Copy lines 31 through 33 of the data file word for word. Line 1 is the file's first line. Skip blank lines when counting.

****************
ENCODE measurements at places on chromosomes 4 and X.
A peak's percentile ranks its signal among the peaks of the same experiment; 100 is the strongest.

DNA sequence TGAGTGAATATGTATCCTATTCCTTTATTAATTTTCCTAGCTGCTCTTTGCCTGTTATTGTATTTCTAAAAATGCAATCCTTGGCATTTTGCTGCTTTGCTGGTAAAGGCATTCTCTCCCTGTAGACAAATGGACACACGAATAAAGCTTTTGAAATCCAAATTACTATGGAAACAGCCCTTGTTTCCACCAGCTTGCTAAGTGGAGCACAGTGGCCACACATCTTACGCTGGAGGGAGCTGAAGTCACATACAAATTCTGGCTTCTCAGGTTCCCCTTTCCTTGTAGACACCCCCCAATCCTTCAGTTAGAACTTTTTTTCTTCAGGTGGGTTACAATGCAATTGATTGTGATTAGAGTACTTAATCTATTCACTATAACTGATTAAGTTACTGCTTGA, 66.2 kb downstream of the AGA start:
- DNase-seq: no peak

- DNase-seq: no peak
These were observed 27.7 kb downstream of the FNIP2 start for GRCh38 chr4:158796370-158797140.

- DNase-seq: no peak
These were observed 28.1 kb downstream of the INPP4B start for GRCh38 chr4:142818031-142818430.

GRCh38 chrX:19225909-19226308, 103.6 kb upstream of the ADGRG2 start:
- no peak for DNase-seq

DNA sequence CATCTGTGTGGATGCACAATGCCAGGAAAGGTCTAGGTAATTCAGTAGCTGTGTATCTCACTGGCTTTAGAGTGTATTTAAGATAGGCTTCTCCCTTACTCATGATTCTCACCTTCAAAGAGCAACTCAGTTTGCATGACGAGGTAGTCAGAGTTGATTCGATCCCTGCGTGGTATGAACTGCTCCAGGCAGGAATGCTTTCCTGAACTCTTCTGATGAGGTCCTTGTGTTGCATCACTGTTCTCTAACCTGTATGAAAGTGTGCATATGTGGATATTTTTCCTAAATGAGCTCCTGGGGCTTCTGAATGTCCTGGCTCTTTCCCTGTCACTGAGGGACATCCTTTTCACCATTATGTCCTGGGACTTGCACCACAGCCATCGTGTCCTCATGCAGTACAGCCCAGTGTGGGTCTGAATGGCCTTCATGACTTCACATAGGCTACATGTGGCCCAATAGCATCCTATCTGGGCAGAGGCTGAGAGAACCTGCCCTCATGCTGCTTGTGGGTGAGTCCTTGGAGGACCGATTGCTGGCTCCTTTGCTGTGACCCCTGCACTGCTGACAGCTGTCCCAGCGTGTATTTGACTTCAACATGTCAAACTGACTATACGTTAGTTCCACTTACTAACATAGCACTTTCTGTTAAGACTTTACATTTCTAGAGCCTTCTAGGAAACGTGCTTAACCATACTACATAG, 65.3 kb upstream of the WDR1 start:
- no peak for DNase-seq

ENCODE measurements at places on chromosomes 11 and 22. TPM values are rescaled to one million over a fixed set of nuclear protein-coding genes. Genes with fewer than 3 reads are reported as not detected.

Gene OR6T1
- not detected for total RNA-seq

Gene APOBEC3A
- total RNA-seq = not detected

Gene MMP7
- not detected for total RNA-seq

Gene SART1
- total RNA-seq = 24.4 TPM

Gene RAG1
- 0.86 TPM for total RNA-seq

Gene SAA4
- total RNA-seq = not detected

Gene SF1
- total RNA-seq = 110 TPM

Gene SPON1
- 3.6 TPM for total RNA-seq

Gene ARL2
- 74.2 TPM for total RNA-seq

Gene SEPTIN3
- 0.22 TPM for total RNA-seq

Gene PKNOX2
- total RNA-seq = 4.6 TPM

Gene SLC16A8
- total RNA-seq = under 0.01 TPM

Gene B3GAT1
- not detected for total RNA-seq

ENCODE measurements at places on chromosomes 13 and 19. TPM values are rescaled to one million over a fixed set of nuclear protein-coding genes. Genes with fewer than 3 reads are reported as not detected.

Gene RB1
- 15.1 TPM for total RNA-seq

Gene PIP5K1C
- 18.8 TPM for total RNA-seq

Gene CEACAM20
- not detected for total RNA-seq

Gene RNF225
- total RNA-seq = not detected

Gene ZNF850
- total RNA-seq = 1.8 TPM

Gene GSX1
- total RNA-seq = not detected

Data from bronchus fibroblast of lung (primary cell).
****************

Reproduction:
- 74.2 TPM for total RNA-seq

Gene SEPTIN3
- 0.22 TPM for total RNA-seq